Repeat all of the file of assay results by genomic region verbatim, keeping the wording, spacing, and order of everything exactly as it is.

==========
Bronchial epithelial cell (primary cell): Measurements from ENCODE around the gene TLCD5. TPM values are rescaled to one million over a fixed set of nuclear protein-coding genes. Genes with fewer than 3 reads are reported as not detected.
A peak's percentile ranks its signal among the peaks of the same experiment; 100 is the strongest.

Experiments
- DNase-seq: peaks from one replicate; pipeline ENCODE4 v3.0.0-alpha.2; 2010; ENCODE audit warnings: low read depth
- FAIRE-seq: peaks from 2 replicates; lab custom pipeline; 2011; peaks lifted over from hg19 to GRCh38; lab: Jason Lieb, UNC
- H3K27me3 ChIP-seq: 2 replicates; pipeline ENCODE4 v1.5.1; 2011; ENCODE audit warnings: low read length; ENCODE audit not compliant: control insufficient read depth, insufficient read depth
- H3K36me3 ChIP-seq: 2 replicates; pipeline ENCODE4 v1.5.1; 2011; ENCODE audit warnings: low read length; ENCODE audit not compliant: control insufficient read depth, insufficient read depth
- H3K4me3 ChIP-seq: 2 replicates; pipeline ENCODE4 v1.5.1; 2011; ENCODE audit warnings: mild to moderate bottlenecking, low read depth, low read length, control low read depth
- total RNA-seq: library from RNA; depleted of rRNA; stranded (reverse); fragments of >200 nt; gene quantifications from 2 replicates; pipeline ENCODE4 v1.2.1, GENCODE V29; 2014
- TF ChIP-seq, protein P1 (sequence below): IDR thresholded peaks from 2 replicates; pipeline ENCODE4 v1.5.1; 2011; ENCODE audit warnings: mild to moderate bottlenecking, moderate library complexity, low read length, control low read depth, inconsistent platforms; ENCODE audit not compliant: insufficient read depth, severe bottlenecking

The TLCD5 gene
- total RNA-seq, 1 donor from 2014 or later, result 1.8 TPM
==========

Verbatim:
Bronchial epithelial cell (primary cell): Measurements from ENCODE around the gene TLCD5. TPM values are rescaled to one million over a fixed set of nuclear protein-coding genes. Genes with fewer than 3 reads are reported as not detected.
A peak's percentile ranks its signal among the peaks of the same experiment; 100 is the strongest.

Experiments
- DNase-seq: peaks from one replicate; pipeline ENCODE4 v3.0.0-alpha.2; 2010; ENCODE audit warnings: low read depth
- FAIRE-seq: peaks from 2 replicates; lab custom pipeline; 2011; peaks lifted over from hg19 to GRCh38; lab: Jason Lieb, UNC
- H3K27me3 ChIP-seq: 2 replicates; pipeline ENCODE4 v1.5.1; 2011; ENCODE audit warnings: low read length; ENCODE audit not compliant: control insufficient read depth, insufficient read depth
- H3K36me3 ChIP-seq: 2 replicates; pipeline ENCODE4 v1.5.1; 2011; ENCODE audit warnings: low read length; ENCODE audit not compliant: control insufficient read depth, insufficient read depth
- H3K4me3 ChIP-seq: 2 replicates; pipeline ENCODE4 v1.5.1; 2011; ENCODE audit warnings: mild to moderate bottlenecking, low read depth, low read length, control low read depth
- total RNA-seq: library from RNA; depleted of rRNA; stranded (reverse); fragments of >200 nt; gene quantifications from 2 replicates; pipeline ENCODE4 v1.2.1, GENCODE V29; 2014
- TF ChIP-seq, protein P1 (sequence below): IDR thresholded peaks from 2 replicates; pipeline ENCODE4 v1.5.1; 2011; ENCODE audit warnings: mild to moderate bottlenecking, moderate library complexity, low read length, control low read depth, inconsistent platforms; ENCODE audit not compliant: insufficient read depth, severe bottlenecking

The TLCD5 gene
- total RNA-seq, 1 donor from 2014 or later, result 1.8 TPM